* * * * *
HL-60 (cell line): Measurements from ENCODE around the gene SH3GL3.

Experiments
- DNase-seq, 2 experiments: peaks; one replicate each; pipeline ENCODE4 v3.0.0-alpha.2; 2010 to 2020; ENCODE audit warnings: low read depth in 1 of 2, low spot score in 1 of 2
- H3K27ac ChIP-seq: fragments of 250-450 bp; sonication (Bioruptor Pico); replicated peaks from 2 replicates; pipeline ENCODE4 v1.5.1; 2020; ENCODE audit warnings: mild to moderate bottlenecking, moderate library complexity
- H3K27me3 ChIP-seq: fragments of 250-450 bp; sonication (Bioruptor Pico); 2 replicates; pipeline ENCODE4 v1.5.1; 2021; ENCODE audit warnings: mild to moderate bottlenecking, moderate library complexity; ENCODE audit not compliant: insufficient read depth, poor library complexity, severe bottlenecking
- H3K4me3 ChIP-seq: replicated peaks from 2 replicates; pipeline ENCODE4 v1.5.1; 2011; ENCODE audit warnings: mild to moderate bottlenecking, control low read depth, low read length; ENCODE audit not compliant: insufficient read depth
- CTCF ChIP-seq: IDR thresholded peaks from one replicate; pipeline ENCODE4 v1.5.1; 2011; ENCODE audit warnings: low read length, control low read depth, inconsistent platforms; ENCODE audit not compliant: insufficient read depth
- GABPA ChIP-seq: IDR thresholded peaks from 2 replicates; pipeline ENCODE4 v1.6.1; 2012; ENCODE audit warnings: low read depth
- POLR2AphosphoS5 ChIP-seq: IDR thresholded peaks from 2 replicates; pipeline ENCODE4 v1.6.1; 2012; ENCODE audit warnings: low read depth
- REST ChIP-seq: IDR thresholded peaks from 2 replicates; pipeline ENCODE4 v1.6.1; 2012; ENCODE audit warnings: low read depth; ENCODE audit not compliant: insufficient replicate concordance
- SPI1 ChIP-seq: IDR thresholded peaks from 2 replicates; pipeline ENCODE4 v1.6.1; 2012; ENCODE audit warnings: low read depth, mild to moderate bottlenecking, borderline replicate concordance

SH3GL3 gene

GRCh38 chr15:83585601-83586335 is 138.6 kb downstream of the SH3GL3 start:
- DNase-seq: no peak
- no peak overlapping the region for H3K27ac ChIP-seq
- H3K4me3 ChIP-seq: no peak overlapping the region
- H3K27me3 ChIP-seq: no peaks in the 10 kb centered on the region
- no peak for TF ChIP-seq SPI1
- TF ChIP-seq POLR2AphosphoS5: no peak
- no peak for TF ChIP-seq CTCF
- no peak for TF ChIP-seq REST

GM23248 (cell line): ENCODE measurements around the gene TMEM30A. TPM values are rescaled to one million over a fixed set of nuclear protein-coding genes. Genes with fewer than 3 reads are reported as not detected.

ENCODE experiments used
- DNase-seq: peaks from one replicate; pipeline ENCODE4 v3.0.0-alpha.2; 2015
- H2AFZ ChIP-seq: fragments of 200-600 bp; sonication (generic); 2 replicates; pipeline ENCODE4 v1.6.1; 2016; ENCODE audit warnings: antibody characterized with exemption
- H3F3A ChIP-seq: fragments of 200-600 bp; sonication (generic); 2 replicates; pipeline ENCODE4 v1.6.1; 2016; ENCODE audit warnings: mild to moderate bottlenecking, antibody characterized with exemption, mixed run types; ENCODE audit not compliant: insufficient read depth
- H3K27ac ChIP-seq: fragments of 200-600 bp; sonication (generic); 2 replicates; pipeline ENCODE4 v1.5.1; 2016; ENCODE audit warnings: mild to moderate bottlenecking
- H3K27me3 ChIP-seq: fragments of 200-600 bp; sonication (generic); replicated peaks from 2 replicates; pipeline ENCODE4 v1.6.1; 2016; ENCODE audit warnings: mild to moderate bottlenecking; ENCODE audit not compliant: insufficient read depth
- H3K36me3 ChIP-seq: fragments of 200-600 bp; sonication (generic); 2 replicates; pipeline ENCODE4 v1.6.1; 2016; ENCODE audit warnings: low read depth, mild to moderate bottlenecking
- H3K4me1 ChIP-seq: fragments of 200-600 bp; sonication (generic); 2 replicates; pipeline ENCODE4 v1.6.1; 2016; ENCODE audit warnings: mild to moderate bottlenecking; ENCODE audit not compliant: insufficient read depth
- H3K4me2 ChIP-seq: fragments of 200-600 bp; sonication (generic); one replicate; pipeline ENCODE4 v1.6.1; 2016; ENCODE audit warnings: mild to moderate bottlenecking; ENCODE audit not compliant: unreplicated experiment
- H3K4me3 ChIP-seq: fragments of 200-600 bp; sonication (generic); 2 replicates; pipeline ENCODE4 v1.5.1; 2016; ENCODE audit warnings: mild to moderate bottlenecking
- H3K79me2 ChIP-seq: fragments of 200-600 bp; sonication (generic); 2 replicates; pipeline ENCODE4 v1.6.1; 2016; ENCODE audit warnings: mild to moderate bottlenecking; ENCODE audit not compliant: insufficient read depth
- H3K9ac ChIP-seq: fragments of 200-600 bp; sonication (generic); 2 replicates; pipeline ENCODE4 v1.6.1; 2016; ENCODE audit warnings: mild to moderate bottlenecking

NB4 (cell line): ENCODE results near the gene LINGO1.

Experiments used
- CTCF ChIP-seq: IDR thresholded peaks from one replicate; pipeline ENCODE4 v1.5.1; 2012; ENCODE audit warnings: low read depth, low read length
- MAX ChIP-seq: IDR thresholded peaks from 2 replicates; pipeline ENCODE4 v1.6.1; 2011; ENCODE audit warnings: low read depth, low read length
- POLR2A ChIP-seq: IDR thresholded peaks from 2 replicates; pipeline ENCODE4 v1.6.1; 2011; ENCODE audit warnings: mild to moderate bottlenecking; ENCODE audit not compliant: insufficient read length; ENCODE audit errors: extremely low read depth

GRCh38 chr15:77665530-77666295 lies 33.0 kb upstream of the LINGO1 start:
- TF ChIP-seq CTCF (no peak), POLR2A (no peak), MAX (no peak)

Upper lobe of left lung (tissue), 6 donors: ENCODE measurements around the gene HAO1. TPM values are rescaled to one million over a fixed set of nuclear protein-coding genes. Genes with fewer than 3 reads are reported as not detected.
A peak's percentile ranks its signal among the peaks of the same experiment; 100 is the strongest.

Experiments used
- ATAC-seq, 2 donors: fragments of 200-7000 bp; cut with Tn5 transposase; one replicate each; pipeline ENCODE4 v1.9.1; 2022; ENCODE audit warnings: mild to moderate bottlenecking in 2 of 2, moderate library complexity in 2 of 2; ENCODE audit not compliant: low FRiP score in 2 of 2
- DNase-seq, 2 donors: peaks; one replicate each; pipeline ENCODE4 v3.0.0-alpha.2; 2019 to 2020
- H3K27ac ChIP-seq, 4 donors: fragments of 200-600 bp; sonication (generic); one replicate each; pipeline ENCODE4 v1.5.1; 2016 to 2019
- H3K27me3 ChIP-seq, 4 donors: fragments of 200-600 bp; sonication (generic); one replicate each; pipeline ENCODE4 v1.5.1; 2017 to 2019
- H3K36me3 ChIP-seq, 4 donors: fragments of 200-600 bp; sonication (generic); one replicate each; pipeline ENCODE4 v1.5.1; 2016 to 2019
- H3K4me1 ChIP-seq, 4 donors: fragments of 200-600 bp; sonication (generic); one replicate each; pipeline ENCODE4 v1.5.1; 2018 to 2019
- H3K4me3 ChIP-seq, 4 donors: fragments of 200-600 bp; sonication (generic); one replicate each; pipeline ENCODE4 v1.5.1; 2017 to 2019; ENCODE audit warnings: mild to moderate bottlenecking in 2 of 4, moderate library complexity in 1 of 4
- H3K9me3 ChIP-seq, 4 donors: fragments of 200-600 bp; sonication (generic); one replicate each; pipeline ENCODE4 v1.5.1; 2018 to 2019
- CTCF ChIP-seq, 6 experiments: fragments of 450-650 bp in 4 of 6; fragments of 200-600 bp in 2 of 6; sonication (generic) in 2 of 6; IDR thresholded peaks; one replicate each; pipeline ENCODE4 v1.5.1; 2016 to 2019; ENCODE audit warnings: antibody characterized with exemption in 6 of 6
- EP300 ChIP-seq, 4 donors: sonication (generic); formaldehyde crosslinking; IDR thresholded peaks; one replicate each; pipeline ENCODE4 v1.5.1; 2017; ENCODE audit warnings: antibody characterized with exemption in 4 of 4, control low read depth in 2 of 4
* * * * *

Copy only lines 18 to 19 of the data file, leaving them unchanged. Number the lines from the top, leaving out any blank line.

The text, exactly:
- no peak for TF ChIP-seq SPI1
- TF ChIP-seq POLR2AphosphoS5: no peak